A Plan That Worked

by
posted on March 5, 2014
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Habib Howard and his family operated a series of convenience stores in and around an Ohio city. Due to the fact many of the stores were in tough parts of town, the Howard family had discussed having a plan in case they were ever the victims of an armed robbery.

Howard carried a 9 mm pistol on his right hip in an inside-the-waistband holster under an untucked shirt. The family had agreed that they would not shoot anyone just to save the money. They would respond with deadly force only if their lives appeared to be threatened. Further, after opening the cash register for a robber, they would back away on a diagonal with their hands up. Using their body to conceal the movement of the gun hand, they would keep their left hand in the air while moving their right hand down to access their defensive handgun. In this manner, they were ready in case the encounter turned deadly. In addition, Howard's father had insisted his sons practice this plan until they felt comfortable with it and could execute it naturally. On May 9, 2004, the plan was put to the ultimate test.

A single male approached Howard at the cash register and demanded the cash, holding a semi-automatic handgun at waist level. Howard opened the cash register and began to back away as planned. But the armed robber called him back and made him take the cash out and hand it to him. Having done this, Howard again backed away, hands in the air and creating distance from the threat.

That would have been about all there was to it, except as the crook backed toward the door he raised his pistol from waist level to eye level. At this point, Howard felt totally threatened and went for his gun. He fired two to three shots at the robber from a range of about 10 feet. The robber fled the store and dropped the money just outside. However, in fleeing, he passed in front of the store's large window. Howard could see the robber still had his gun and still had it pointed toward the clerk. Howard fired two more shots. Fleeing the scene, the robber was taken to an area hospital where he was later arrested by police. He had been hit twice, once in the shoulder and once in the groin. Habib Howard was well treated by local police and cleared of any wrong-doing in connection with the shooting.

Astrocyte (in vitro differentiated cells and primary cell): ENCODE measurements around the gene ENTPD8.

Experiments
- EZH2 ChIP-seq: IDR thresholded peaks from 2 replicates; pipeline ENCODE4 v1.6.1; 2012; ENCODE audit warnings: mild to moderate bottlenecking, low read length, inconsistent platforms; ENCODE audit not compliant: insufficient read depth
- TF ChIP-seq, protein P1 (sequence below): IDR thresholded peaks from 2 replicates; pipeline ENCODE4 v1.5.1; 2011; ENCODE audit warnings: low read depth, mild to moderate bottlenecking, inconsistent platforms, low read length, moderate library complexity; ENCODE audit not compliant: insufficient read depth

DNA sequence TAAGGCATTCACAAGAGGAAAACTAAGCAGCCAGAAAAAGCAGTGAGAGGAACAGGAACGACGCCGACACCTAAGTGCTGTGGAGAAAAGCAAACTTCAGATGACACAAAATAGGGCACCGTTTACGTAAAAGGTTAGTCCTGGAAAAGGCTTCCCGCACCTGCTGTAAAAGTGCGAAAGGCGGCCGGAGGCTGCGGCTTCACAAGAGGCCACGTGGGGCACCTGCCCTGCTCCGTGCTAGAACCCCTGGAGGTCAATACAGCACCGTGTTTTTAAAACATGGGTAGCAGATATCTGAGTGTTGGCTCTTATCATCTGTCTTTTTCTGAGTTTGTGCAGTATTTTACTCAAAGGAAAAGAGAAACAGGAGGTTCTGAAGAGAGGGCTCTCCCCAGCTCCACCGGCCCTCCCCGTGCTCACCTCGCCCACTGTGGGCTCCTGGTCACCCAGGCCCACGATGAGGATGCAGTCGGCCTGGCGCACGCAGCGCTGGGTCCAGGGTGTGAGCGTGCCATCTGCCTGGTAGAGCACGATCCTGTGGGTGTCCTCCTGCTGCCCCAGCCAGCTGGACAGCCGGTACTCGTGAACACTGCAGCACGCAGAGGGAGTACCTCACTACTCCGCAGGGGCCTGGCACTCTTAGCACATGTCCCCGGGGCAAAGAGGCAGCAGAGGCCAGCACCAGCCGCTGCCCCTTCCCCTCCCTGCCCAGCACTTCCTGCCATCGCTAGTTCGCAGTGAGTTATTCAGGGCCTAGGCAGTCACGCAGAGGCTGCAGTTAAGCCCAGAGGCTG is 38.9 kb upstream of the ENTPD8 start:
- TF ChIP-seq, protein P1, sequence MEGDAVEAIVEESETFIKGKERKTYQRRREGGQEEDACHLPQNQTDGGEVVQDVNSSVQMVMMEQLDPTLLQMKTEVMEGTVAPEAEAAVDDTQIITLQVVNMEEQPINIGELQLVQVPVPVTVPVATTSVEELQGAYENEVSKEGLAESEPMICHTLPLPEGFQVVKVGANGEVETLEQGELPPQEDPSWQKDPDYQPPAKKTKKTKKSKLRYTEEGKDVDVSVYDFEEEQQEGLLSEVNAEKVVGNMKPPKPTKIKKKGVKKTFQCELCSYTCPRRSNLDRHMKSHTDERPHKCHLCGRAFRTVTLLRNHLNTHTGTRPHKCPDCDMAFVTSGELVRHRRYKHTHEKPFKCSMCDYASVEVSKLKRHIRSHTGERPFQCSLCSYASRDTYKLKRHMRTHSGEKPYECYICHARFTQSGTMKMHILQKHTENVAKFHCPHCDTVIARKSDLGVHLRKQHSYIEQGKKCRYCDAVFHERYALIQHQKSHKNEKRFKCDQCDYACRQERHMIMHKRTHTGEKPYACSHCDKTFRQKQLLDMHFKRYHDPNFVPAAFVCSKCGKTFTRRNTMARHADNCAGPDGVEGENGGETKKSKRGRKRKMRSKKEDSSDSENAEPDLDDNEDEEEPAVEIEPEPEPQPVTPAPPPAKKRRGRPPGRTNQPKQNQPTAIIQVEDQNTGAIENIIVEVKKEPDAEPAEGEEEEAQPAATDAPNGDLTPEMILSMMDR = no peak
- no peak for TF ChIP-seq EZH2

While we might critique Habib Howard's actions all day long, the fact is he had a plan. He practiced implementing his plan and, when it came down to it, the plan worked. Probably nothing is ever going to go down just as we planned it, but having a plan is where we start. And it is much easier to modify an existing plan to meet a specific incident than it is to totally create a plan from scratch while ducking bullets.

You can read Habib Howard's entire story along with 16 other peoples' brush with death in "Thank God I Had A Gun: 2nd Edition" (Privateer Publications; 2014, $19.95), by Chris Bird, available at Privateer Publications or on Amazon.

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